Many successful roofing contractors expect 2015 to be a turn-around year, and to make sure they get their share of new business – from both construction and disasters – most believe they need two things:
- First, cash flow, so they can take advantage of every opportunity.
- Second, technology, so they can win more bids – while knowing that the job will generate cash flow.
Regarding the first, Optio Solutions offers some of the most effective recovery services in the industry. With it, roofing contractors can remain agile in the field by off-loading their collections without compromising customer relationships — or negatively impacting cash flow.
Protecting Cash Flow with Optio Solutions
That’s because while many collection agencies demand up to 50% of the outstanding invoices they collect, Optio’s unique service divides the process into two phases.
“Strategy I” consists of low-key, polite methods costing less than $20 per customer and fully branded with the contractor’s contact information. Still, they clearly indicate to the customer that collection efforts have ratcheted up a notch.
“I would say that to get paid we have to do further work than just send the bill about 50% of the time,” said Carrie Williams, the Account Receivables manager at Mastercraft Exteriors, a new Optio customer and disaster recovery roofing company based in Illinois with offices in thirty-seven states.
“In the past we’ve worked with other collection agencies, and they sent demand letters and also made phone calls. But for whatever reason it just didn’t work very well,” she said.
“Out of all the customers we sent to other collection agencies, I don’t think we collected $1,000.”
General Manager Pius Coles IV of Guardian Exteriors, a seven-state contractor headquartered in Duncanville, Texas, similarly estimated that upwards of 40% of his customers require extra effort to collect what’s due.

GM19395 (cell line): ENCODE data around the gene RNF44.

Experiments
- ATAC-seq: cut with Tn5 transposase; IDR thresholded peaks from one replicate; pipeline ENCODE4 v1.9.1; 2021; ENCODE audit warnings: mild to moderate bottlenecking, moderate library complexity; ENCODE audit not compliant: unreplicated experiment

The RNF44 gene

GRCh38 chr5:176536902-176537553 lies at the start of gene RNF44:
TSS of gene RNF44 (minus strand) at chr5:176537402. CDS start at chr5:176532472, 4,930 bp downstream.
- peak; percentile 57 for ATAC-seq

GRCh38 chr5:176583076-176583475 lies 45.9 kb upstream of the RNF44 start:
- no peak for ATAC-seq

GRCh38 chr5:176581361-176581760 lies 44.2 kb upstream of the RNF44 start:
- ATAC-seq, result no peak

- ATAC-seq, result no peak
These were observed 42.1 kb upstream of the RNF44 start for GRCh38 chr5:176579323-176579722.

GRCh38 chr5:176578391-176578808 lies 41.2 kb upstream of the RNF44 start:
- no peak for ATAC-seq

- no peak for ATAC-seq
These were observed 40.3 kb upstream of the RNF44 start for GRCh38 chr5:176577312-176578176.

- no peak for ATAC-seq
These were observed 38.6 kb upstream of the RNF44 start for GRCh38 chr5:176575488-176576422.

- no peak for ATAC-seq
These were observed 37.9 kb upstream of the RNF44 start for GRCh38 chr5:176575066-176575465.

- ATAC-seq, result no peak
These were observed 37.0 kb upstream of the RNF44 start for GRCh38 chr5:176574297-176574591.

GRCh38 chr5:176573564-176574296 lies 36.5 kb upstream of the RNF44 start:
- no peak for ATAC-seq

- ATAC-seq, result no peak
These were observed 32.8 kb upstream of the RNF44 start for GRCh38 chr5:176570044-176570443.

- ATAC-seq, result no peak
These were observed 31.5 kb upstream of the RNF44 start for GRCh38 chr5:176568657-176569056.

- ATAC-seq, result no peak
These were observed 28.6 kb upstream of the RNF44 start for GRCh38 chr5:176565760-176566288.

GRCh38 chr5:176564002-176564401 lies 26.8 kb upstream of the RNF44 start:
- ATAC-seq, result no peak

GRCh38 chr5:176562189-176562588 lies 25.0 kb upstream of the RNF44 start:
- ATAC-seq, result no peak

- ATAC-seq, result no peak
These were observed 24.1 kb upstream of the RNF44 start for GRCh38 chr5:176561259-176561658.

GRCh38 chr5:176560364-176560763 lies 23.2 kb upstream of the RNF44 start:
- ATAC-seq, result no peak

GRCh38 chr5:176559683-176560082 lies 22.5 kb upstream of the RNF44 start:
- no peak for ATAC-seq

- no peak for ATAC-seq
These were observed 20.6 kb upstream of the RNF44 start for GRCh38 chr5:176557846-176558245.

“We do all of our collections in-house for the first 45-days,” he explained, “and then we invoke the Strategy I process with Optio.”
Since Strategy I simply asks the delinquent customer to contact the contractor, customer relationships remain completely in-house.
“I have an opportunity to say, ‘First and foremost, it’s just our procedure that at 45 days all accounts go to Optio,’” Coles said, “’and in Strategy I it’s not going to affect your credit.’”
A long-term customer, Guardian has recovered 39% of its receivables through Strategy I.
“Strategy I is what I love the most about Optio,” said Coles.
It starts working right away, too.
“The format through Optio is great,” Williams said. “We’ve had a lot of success with it in just the short amount of time we’ve been working with [Optio].”
“When we’ve sent billings and letters and we’re not getting a response, or when we’ve spoken to the customer and they indicate that they just don’t feel they should pay – that’s when we give it to Optio.
“And we’ve already received thousands of dollars,” she said.
In fact, in Mastercraft’s first seventy-five days, Optio resolved 44% of the invoices it handled.
More importantly, from a cash flow point of view, Mastercraft’s cost of collection came to only 0.92%, meaning they paid less than a penny for every dollar collected – considerably better than the forty or fifty cents that most of Optio’s competitors would charge.
Mastercraft has yet to send any customers to Strategy II, but Guardian’s experience shows how well the combined Strategies can work.
In fact, Coles uses Strategy I to make sure his customers don’t escalate to Strategy II. He does this by assuring customers who respond to Strategy I that it will not affect their credit.
“I’ve let them know, ‘Hey I know that you’re cool and we’re buddies, and everything’s great, but we’re serious about getting our money.’ And the customer says, ‘Ok, I understand that, so long as it doesn’t affect my credit.”